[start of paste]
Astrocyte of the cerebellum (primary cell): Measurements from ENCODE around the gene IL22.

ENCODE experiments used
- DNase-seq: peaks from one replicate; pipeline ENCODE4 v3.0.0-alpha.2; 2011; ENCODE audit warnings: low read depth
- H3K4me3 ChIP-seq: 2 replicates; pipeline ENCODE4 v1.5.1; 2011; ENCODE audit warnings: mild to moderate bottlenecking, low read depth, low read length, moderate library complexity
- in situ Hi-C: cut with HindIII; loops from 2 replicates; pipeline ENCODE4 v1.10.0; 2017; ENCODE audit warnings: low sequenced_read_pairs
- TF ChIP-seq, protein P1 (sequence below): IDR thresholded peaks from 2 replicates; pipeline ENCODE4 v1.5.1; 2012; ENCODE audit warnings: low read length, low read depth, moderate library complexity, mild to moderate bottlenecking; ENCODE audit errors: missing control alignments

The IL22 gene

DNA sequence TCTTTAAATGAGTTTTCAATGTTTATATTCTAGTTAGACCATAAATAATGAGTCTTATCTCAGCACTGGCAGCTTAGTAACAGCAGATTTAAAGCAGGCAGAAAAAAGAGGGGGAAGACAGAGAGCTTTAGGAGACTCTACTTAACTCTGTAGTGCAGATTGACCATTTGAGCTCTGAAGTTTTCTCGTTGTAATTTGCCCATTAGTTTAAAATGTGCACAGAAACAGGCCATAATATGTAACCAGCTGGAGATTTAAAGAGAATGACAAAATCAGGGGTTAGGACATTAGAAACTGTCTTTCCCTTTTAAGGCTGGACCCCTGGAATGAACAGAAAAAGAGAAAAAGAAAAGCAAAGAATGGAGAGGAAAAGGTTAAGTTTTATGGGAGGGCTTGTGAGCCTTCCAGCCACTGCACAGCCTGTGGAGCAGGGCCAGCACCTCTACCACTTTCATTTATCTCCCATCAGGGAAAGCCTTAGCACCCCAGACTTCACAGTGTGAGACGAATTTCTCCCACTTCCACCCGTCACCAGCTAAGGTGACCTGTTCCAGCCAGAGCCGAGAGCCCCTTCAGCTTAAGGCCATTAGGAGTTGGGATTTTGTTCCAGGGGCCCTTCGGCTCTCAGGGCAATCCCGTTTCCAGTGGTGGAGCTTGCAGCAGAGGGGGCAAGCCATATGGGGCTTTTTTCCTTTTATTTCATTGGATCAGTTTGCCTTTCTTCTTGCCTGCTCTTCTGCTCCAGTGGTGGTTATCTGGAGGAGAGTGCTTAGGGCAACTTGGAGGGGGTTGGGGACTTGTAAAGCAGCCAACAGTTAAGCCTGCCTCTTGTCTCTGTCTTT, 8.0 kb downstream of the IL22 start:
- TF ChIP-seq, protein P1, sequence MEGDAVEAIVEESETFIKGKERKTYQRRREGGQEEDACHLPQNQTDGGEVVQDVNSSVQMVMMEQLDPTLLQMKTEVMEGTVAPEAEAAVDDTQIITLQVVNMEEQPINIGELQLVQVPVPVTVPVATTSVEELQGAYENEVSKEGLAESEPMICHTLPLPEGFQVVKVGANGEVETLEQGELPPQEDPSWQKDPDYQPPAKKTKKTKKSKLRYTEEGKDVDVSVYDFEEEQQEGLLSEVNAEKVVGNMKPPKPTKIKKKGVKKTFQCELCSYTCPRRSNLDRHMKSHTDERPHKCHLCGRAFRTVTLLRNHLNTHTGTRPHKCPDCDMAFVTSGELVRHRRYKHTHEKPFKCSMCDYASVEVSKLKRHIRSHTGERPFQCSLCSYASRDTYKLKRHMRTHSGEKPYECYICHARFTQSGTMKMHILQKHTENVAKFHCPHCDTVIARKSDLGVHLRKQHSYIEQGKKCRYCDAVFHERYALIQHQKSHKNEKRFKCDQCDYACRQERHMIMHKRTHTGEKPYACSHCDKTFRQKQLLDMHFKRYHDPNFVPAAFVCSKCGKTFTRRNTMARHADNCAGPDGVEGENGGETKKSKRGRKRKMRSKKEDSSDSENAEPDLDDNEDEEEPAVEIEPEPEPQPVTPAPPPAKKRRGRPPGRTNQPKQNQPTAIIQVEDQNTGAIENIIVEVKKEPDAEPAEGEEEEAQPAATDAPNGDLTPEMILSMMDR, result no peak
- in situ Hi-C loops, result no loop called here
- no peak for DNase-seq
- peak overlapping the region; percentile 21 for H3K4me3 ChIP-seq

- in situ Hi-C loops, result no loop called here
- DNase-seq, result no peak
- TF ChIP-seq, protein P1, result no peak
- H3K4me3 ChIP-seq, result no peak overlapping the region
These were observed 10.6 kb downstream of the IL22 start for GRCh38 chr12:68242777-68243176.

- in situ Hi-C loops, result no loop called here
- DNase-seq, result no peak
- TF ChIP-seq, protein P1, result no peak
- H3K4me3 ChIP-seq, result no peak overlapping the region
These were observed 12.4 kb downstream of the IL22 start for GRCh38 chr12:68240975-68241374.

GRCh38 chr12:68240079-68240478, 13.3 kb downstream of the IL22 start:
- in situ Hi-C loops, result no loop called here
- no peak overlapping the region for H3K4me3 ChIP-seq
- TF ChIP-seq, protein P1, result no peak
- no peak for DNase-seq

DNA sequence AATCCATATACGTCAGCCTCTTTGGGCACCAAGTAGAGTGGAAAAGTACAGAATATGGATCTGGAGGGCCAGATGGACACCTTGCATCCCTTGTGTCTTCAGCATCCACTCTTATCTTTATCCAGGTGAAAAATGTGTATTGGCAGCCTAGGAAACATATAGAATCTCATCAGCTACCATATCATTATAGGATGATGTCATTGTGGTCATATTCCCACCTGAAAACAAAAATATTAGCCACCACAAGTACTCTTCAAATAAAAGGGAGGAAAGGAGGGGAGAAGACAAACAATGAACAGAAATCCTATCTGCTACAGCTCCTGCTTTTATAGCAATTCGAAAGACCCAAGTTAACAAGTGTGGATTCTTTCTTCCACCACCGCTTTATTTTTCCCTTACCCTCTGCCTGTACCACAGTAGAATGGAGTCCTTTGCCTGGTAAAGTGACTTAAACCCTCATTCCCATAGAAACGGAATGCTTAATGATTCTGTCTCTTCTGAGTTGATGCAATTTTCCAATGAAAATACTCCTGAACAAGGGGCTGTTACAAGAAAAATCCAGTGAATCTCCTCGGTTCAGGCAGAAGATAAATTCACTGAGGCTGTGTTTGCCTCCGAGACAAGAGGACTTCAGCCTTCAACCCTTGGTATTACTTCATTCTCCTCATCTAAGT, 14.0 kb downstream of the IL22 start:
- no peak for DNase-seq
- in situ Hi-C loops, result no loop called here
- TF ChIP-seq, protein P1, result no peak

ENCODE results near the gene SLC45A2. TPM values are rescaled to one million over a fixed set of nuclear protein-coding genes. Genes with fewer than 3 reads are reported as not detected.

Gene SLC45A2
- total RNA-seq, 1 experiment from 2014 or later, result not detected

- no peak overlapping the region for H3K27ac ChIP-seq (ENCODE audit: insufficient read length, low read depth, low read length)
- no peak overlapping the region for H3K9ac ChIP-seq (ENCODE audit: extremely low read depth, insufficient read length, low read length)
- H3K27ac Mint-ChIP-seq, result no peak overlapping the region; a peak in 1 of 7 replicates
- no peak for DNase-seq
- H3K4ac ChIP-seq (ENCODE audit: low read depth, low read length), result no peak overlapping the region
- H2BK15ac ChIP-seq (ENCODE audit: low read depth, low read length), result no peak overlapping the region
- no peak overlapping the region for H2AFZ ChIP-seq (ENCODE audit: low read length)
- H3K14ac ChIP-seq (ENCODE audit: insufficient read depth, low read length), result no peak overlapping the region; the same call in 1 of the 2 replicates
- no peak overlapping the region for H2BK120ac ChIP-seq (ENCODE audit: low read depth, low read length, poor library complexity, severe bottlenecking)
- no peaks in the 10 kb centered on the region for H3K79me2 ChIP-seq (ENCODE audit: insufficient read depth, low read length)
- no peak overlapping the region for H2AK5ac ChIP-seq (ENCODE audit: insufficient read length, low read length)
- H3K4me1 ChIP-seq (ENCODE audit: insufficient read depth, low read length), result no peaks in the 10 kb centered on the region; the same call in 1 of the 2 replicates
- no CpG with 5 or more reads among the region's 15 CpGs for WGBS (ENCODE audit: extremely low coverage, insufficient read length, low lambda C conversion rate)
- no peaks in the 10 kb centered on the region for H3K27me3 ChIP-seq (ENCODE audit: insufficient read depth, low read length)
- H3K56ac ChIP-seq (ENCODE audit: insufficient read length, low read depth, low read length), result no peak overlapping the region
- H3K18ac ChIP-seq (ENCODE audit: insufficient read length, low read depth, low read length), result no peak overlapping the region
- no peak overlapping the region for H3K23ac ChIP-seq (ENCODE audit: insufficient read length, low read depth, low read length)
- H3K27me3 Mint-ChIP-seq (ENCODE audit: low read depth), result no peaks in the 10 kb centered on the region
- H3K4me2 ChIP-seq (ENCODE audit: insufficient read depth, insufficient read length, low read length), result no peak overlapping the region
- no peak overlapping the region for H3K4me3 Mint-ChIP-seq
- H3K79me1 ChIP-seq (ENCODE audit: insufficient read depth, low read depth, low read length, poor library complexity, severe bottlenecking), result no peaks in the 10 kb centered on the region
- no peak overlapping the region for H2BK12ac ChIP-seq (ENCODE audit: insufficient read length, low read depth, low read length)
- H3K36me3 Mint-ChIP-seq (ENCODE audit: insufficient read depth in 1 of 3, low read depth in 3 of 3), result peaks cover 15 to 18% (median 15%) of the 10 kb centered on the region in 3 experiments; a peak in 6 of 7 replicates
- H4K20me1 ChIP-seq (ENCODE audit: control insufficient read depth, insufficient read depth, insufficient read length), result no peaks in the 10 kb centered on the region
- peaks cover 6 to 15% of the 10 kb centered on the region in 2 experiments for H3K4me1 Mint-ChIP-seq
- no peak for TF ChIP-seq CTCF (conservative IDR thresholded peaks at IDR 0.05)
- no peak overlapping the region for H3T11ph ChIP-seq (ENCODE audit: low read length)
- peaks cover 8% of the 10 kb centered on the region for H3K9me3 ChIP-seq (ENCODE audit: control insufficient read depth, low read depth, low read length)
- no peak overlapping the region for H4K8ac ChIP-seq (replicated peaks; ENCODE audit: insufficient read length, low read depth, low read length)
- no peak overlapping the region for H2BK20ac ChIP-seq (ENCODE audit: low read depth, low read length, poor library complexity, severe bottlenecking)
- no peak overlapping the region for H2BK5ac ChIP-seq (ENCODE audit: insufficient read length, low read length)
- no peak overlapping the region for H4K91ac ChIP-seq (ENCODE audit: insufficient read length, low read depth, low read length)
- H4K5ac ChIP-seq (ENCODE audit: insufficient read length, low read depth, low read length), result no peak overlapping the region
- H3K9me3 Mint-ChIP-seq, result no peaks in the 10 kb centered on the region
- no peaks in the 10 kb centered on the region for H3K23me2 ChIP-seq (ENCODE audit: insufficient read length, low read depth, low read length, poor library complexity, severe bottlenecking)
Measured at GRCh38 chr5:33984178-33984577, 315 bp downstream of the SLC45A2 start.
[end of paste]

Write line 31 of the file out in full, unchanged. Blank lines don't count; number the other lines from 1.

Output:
- TF ChIP-seq, protein P1, result no peak